Hugh Winkler holding forth on computing and the Web

Monday, May 21, 2007

Fifty-four forty or fight!

Today I flunked this quiz question asked of registrants for a Dell sweepstakes:

Where in the U.S. did Dell recently build a Customer Contact Center?

  • Roseburg, Oregon
  • Oklahoma City, Oklahoma
  • Edmonton, Alberta
  • All of these
Yep -- I missed the correct answer: "All of these." (When did we get Alberta?)

Monday, May 07, 2007

Friday, May 04, 2007

RIA Not Advancing the Ball

Rich widgets obscure the semantics of hypertext. Only the code behind the form knows what the widget really does. Contrast to HTML 5, and in particular Web Forms 2. These guys are extending HTML to capture what we really do on the web. As a consequence, client programs can (or, have a chance to) understand the meanings of hypertext documents from the web.

Example: you want to write a script to automate some remote bookmark service, as part of your mashup. But this service, unlike, has no documented "API". So you have to download its form, complete it programmatically, and POST an entity.

Case 1: The form uses Plain Old HTML. You're golden. All the semantics are right there for you to parse, or read. You identify the name of the text box where you stick the URL, and the name of the text box where you add a description. You compose the URL encoded form data, and POST it to the action URI.

Case 2: The "form" uses Javascript to modify the DOM on the fly: the onload() method adds text boxes, and a submit button, to an empty DOM. In fact, it might not even use the submit button as a form element; when you press the button, its onclick() might send a custom XMLHttpRequest back to the server. Your code will never automate this interaction.

Case 3: The "form" uses XAML + Silverlight plugin. An exacerbated case of (2).

In contrast, Web Forms 2 attempts to capture the semantics of what we do with forms. Because browsers will understand more of the semantics of the form, we can do declaratively what we now have to do in Javascript. For example, lots of HTML forms now have to use script to add a row of controls to a form on the fly ("Click here to add another bookmark"). WF2 captures that as repeating control groups, and the browser can handle it.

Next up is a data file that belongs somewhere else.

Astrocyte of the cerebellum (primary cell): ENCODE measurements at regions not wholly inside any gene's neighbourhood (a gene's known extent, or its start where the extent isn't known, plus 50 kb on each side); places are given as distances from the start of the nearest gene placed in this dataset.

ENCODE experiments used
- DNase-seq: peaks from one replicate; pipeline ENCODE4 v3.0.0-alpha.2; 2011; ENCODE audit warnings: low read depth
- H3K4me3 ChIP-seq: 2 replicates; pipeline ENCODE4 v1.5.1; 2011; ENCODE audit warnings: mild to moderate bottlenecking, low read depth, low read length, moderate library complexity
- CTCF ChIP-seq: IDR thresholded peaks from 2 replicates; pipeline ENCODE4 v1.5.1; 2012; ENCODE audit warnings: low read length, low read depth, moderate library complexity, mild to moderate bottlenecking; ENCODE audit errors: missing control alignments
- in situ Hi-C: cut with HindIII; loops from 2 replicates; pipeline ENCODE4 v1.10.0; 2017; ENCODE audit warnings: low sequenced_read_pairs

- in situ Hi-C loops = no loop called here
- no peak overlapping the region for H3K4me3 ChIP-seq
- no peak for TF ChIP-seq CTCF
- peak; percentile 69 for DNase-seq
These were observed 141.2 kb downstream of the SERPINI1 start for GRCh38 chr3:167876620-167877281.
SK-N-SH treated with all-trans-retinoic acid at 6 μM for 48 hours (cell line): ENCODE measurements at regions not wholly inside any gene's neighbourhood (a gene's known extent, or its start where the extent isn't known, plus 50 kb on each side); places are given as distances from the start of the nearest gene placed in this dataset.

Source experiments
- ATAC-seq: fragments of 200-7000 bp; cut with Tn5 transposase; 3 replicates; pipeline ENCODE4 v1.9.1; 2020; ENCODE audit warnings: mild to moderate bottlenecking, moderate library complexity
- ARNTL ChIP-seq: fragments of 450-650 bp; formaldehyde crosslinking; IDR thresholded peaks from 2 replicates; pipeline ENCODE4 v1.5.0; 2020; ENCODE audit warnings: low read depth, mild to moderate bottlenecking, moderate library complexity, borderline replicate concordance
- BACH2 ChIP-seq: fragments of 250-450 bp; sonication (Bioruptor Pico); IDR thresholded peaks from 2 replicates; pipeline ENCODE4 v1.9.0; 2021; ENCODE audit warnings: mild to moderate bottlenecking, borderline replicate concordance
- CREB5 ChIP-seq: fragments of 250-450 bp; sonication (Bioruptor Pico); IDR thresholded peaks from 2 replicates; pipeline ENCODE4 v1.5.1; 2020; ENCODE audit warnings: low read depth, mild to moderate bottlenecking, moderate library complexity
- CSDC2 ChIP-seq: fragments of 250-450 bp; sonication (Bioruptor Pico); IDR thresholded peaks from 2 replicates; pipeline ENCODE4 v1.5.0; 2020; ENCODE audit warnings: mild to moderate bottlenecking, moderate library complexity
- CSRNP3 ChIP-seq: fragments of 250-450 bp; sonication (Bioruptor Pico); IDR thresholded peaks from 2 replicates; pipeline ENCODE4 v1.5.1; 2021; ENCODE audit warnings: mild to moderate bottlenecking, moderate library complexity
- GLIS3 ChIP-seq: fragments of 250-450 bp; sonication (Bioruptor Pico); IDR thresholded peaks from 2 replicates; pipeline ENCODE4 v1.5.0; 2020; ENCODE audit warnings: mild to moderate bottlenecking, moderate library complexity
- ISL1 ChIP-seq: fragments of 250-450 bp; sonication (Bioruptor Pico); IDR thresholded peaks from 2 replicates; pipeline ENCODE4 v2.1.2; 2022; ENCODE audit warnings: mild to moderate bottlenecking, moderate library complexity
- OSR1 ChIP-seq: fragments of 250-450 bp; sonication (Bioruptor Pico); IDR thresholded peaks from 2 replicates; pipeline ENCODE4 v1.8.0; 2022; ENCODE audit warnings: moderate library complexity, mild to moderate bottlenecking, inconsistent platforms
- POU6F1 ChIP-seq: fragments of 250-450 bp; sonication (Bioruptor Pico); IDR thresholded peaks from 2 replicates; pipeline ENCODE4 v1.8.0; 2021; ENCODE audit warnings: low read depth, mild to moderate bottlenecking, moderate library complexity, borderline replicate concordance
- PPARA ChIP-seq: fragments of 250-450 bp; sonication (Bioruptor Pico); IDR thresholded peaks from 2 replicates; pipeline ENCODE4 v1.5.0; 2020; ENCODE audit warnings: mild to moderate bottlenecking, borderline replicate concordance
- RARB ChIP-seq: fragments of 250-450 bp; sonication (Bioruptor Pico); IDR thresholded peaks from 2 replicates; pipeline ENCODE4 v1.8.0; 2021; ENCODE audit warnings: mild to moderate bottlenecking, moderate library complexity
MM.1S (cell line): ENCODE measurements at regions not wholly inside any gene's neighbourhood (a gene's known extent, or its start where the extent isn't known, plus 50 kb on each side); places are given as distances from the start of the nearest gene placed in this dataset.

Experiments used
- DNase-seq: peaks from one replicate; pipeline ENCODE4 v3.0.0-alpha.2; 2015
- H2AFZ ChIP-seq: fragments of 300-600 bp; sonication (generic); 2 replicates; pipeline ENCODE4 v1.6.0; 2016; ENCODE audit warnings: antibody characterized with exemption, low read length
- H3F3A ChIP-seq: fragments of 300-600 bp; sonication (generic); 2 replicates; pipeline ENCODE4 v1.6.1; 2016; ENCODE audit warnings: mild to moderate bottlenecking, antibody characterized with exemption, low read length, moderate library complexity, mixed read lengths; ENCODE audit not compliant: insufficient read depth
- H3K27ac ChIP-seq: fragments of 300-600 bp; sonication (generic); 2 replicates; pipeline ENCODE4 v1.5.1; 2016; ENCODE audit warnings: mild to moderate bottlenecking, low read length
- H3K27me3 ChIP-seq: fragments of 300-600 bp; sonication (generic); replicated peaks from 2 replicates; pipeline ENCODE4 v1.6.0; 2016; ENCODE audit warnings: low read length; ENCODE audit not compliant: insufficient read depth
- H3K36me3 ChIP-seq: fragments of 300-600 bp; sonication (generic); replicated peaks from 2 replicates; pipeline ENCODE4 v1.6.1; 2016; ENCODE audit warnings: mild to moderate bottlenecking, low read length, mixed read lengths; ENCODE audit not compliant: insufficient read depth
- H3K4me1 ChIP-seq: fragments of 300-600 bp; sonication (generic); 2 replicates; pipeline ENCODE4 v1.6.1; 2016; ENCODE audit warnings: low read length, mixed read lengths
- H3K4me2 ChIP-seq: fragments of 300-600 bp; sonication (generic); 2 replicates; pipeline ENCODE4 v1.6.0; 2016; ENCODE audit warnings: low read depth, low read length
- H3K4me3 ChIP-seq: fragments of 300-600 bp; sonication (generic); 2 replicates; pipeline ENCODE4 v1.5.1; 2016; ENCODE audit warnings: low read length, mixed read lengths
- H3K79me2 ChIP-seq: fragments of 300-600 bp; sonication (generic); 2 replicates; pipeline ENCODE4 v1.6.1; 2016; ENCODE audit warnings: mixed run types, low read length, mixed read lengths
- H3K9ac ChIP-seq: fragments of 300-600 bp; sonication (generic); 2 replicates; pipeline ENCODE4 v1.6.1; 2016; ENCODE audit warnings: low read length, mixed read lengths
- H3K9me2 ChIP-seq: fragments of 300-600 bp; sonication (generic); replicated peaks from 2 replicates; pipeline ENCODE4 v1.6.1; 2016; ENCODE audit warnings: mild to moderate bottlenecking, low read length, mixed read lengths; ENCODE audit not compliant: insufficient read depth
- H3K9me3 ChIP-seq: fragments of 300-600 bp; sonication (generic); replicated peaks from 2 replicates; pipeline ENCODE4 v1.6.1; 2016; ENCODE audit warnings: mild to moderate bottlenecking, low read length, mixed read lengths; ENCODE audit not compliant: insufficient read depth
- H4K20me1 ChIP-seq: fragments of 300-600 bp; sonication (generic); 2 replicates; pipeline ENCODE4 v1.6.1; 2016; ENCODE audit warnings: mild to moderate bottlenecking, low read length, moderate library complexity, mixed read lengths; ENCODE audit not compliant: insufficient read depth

(Then again, I am a documented forms nut.)

Mike Dierken justly analogizes: "RIA is to user interfaces as RPC is to messaging interfaces". And notice, it's Rich Internet, not Rich Web Applications. These technologies pay lip service to the web, but they're not advancing the ball toward building more and better links throughout the web information space.

P.S. Wonderful rant by Mark Pilgrim!

Update: fixed a link.

Thursday, May 03, 2007

RIA -- Fill 'er Up!

I'm having an ongoing email exchange with my friend Peter. He's convinced MS and Adobe herald a new age of Rich Internet Applications. He pointed me to this guy who's backed up a tanker to the Kool-Aid trough.

Sure, MS and Adobe have to sell something as the Next Thing -- what else have they got? But we've had RIA ever since Java 1.1 applets. We have Flash. We have <embed> and <object>. Do you really think what's been holding RIA back is the technology?

Users have voted with their mice, and they've voted for the web experience -- exploring the web information space using hyperlinks -- as far more important than whizzy UI. Ask eBay. Ask MySpace.

Flash, applets, Silverlight, Javascript -- the more you use them, the suckier your web apps are at exploring the web information space. I don't think it has to be this way, but it takes a design discipline few seem to have. These programming models are from the 80s. They have web APIs, but they're not web oriented. Programs end up as little desktop applications, not web apps. I don't see Silverlight changing that. It is good to have super expressive widgets -- hear hear. But if you're not pushing a bunch of hypertext down to my browser, you're not helping me explore the space.